2. Spin down pellets. A nicely coupled pellet should show uniform color.
  3. Discard supernatant. No washing step is needed. The fraction of unlabelled dye is negligible and it can be picked up by HPLC.
  4. Bring microtubes, pipet, filter tips, gloves, freezer box, and lab markers to the HPLC facility
  5. HPLC facility is located at the Biopolymer Lab at E17-FL4. The main unit is Agilent 1100/1200 Flow Series (Diode Array and Multiple-wavelength Detector) G1315 C/D, G1365 C/D. The right column is VyDAC Catalog # 218TP104, protein and peptide C18. The automatic collector is Gilson FC203B. It knows how to tell jokes.

Setting up the HPLC

Contact Richard Cook (Dick) cook@MIT.EDU to set up appointments

  1. If buffers need to be swapped, wash the lines with water (flow-rate = 4mL/min) and replace the buffer bottle. For FISH, Triethylammonium acetate (Buffer A) and acetonitrile (Buffer B) are used. Buffer A is at pH 7.0, which facilitates bacterial growth and thus resulting in pH changes (which affect the heavily charged oligos). Buffer A is also mildly volatile. No desalting is needed if it runs out.
  2. Clean out all lines with Buffers A and B with 4mL/min flows for 5 minutes. In the meantime, change the column. The flow should be directed to the waste at this point.
  3. Turn the black knob clockwise until the second catch to run the column.
  4. To equilibrate signals (the traces on the signal plots), run the HPLC at 1 mL/min for about 15min. Use 50% Buffer A and 50% Buffer B (what flows through the column).
  5. The pressure should become 50 bar when Buffer A is 93% and Buffer B is 7%

Important note: TURN OFF the flow when swapping buffers to avoid air from getting into the system.

Samples preparation for HPLC

  1. Take sample tubes and caps.
  2. Resuspend the probes (in pellet form) with at least 113uL of nuclease free water. The HPLC will suck up 100uL but extra volume is needed (avoid sucking up air)
  3. Filter if there are clumps in the sample.
  4. When pipetting the sample, one should make sure there is no air bubble (extremely important as bubbles can totally kill the signals). Suck out any air bubbles by pipetting.
  5. Put on the cap, and squeeze it tightly with the squeezer (which is sitting next to the HPLC).
  6. Put the sample into the plate located inside the HPLC. Jot down the position (e.g. D03).

Setting up the HPLC software

  1. Make sure the method has been loaded: >Instrument>Load method and Arjun’s method is stored at C:\Chem32\1\METHOD\OLIGO_7_25_55_ARJUN.M
  2. First, go to >Sequence>Sequence parameter
  3. Change ‘Subdirectory’ to date_details – e.g. 7_17_08_med_tmr
  4. Press Ok to create the directory
  5. Second, go to >Sequence>Sequence table
  6. Change the location (to the position of the sample tube)
  7. Change the sample name (e.g. med_tmr)
  8. Double check the method name (which should be OLIGO_7_25_55_ARJUN)
  9. Hit OK
  10. Third, go to >Sequence>Save Sequence As
  11. Type in the name of the file (e.g. 7_17_08_med_tmr.S)
  12. Hit start and save changes

Running the HPLC

  1. Click start
  2. Run at 1mL/min. Initially, Buffer A is 93% and Buffer B is 7%
  3. There will be no signals during the first 3-4 minutes (before solvent and solutes can be detected). After startup there might be fluctuations in signals. If a huge peak is seen then something is wrong. For a real signal it should read ~200 mAU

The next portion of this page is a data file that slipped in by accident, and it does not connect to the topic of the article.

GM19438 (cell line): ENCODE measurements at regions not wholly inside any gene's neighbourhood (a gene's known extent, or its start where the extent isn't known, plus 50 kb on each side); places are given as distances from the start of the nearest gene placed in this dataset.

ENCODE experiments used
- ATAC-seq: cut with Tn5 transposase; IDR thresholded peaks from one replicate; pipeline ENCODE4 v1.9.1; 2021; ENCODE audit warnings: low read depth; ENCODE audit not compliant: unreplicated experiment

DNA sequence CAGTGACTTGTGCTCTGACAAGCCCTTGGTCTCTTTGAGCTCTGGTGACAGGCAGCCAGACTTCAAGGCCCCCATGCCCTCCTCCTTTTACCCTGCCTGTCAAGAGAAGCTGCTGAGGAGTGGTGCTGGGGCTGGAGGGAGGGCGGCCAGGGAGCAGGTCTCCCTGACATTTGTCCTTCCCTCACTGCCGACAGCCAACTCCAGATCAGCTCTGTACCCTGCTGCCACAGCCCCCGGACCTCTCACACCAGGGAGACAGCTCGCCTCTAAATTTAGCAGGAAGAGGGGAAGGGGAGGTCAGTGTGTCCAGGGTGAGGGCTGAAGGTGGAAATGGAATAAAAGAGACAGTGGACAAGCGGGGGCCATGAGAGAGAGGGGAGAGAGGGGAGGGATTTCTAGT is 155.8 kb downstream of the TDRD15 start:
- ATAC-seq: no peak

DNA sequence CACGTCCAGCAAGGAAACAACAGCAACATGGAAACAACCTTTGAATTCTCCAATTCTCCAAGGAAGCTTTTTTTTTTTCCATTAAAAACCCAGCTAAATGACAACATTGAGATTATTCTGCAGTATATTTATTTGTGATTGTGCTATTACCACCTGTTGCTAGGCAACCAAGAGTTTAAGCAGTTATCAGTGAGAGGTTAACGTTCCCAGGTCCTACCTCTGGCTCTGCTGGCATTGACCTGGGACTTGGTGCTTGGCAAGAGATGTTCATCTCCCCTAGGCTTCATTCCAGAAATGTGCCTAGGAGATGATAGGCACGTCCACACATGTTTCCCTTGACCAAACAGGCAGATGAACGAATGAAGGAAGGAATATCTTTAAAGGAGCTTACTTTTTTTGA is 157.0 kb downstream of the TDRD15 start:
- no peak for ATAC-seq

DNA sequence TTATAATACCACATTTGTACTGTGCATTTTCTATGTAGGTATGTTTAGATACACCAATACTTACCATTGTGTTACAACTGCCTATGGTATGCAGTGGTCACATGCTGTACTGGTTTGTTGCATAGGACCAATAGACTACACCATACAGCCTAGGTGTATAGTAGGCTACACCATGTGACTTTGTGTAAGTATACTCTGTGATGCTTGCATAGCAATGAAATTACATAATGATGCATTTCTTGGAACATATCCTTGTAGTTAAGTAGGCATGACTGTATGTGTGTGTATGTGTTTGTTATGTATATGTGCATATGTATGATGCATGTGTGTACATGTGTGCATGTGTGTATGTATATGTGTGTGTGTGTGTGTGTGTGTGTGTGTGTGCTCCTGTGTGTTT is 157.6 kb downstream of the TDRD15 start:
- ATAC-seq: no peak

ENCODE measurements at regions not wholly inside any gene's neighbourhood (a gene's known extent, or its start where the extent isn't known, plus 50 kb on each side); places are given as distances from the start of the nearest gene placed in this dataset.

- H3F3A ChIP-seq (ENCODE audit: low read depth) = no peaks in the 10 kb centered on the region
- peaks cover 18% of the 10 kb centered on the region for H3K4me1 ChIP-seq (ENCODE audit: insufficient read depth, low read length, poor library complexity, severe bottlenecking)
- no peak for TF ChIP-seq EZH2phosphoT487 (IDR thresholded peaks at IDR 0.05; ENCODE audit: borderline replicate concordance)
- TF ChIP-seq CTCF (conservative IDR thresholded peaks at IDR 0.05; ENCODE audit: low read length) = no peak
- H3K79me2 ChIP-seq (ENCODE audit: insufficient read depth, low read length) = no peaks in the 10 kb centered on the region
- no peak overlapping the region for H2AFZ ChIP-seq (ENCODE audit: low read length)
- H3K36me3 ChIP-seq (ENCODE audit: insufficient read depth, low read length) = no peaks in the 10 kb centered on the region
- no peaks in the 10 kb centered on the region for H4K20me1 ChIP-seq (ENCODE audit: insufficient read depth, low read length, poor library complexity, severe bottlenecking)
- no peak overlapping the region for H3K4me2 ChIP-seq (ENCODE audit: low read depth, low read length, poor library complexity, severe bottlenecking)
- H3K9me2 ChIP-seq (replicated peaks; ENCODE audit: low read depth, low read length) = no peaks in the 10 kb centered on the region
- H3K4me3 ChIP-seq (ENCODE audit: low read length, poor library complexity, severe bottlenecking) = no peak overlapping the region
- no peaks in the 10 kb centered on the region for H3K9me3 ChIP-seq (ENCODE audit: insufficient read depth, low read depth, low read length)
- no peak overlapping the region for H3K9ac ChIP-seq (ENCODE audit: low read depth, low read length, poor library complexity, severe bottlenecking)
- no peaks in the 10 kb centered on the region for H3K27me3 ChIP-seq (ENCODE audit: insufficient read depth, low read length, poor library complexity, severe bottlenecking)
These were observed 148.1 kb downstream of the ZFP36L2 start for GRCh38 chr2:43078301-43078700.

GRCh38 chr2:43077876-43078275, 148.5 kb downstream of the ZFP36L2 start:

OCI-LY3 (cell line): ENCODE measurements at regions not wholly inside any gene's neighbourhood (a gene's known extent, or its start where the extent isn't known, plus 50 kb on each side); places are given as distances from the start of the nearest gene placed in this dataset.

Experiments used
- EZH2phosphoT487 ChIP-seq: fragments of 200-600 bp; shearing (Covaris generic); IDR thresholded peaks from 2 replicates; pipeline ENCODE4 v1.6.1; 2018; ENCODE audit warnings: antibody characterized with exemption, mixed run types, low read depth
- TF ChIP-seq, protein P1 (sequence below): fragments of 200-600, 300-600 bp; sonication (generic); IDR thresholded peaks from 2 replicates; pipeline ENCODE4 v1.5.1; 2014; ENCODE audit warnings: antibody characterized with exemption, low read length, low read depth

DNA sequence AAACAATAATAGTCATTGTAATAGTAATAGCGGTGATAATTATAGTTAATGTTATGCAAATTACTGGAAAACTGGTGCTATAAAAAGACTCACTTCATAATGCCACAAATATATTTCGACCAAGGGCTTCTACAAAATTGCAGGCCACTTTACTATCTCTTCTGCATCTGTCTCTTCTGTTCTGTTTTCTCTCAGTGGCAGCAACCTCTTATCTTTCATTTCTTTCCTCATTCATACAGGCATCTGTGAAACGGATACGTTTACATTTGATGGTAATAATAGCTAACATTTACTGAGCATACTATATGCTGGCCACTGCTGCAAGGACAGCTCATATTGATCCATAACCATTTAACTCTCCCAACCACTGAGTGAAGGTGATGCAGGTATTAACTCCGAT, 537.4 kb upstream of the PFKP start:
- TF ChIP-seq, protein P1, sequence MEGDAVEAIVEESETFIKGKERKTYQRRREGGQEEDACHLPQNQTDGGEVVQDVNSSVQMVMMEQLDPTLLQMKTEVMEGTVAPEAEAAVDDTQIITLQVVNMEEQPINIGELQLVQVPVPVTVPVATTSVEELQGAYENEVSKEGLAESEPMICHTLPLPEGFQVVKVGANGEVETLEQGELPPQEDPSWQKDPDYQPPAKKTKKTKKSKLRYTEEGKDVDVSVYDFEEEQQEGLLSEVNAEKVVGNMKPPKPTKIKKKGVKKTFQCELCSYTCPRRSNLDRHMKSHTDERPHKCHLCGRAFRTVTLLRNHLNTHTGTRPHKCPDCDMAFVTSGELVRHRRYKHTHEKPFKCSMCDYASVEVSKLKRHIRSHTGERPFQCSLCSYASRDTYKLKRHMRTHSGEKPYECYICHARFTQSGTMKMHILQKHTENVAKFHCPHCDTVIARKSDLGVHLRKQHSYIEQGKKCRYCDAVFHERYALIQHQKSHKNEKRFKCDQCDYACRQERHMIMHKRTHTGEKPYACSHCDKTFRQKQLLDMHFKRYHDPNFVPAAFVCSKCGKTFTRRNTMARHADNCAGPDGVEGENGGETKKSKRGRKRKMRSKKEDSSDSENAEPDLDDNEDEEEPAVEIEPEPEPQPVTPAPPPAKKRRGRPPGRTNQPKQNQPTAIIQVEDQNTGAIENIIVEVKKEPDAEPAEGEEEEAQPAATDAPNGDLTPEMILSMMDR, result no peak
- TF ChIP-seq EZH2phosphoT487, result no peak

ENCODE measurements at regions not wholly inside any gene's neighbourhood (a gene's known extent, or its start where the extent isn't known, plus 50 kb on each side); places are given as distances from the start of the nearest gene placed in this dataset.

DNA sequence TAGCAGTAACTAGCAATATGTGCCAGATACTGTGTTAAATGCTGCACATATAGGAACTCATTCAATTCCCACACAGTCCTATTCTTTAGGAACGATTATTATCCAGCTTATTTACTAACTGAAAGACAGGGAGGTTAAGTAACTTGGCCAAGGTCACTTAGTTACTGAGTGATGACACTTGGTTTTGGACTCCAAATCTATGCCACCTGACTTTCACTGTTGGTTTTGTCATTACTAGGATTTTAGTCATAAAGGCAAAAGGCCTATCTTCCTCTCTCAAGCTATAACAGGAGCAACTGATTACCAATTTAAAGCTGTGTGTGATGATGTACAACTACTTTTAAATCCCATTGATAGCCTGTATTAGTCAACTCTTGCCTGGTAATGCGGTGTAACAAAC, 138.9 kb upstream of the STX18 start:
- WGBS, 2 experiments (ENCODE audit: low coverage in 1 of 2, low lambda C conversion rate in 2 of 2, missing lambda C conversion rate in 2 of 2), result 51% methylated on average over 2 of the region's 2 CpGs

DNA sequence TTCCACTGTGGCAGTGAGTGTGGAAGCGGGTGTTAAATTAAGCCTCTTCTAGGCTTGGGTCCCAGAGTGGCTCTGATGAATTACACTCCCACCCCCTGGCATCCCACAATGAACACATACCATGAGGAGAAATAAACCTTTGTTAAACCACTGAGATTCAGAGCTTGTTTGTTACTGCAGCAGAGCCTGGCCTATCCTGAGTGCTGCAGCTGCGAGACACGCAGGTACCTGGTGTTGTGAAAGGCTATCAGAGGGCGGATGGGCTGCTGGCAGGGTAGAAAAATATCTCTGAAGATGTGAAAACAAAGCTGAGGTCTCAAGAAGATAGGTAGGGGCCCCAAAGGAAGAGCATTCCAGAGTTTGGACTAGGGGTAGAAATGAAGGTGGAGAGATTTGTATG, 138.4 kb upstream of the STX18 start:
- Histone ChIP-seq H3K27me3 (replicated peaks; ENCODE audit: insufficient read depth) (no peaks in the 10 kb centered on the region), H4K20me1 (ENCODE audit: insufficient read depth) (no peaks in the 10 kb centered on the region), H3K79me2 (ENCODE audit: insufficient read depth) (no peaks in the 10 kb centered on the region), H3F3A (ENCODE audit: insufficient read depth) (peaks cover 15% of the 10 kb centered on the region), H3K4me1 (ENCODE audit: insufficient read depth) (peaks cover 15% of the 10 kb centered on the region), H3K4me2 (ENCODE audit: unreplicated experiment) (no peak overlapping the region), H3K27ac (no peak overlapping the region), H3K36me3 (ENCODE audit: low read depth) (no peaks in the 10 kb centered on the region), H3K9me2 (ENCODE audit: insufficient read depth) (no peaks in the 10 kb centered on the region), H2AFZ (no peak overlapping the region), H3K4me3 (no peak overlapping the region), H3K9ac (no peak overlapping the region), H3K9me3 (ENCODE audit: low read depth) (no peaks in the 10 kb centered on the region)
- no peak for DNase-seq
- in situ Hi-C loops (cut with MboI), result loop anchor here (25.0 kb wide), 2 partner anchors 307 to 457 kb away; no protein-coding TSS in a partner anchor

• Auto-suction machinery injects sample into the column
  • The time axis of the signal plot is zeroed at the time of injection
  • Signals to be looked at: DNA: 260 (reference off); TMR: 550; Alexa: 594; CY5: 650
  • Optional: run a water blank, or run small fraction of the sample (diluted)
  • Troubleshooting - Oscillatory background signals can be due to air bubbles. To get away with that, turn the black knob (so that the fluid flows are directed to the waste), and purge the lines by running the buffers at 5mL/min (max speed).

Samples collection

  1. Collect 500uL per tube. Start collecting when the right peak starts (not when it reaches maximum) and wait until the signal falls back to the baseline.
  2. Take anything from the outlet that is colored
  3. In Arjun’s program, Buffer B goes from 7% to 23%. The stripping step runs at 70% Buffer B
  4. After stripping Buffer B goes back to 7%, let it run at 7% Buffer B for at least 15minutes before the next sample.


  • TMR is single isomer so there’s only 1 peak. For some other dyes (e.g. Alexa) there can be another peak at later times. This peak still represents coupled probes (possibly duplex). CY5 dominates hydrophobicity and has a long retention time (sharp elution peak)

Shut down the HPLC

  1. Run 100% Buffer B for 10 minutes to strip everything out.
  2. Go to >Instrument>Systems off

Drying the probes

  1. SpeedVac is available at 68-616C (Keating’s lab). Basically, it is a freeze drying machine. Solvent is first solidified (by refrigeration). Vacuum is then used to generate a very low temperature at which the solid directly sublimes to gas without turning into liquid. Freeze drying is a preferred method for preserving perishable materials and simplifying transports of materials
  2. Turn on the refrigeration to cool it down, and wait
  3. Turn on the pump, and turn on the valve to test if the vacuum line works properly. Turn off the valve after testing.
  4. Put the samples into the block (which looks like microcentrifuge’s)
  5. Turn on the rotor. Make sure ‘heating’ is off. When the rotor starts spinning turn on the vacuum pump. The lid should be sealed.
  6. Cover the lid with aluminum foil to avoid photo-bleaching
  7. Drying takes 3-4 hours.
  8. When drying is done, turn the valve of the pump to off position
  9. CAUTION: turn off the valve (or the pump) before turning off the rotor.
  10. Purge the vacuum in pump’s line
  11. Turn off the pump

Storage of probes

  1. Resuspend probes in about 75 uL of TE (from Ambion)
  2. Store probes at -20 degC
  3. Dilute ~20 fold to make working stock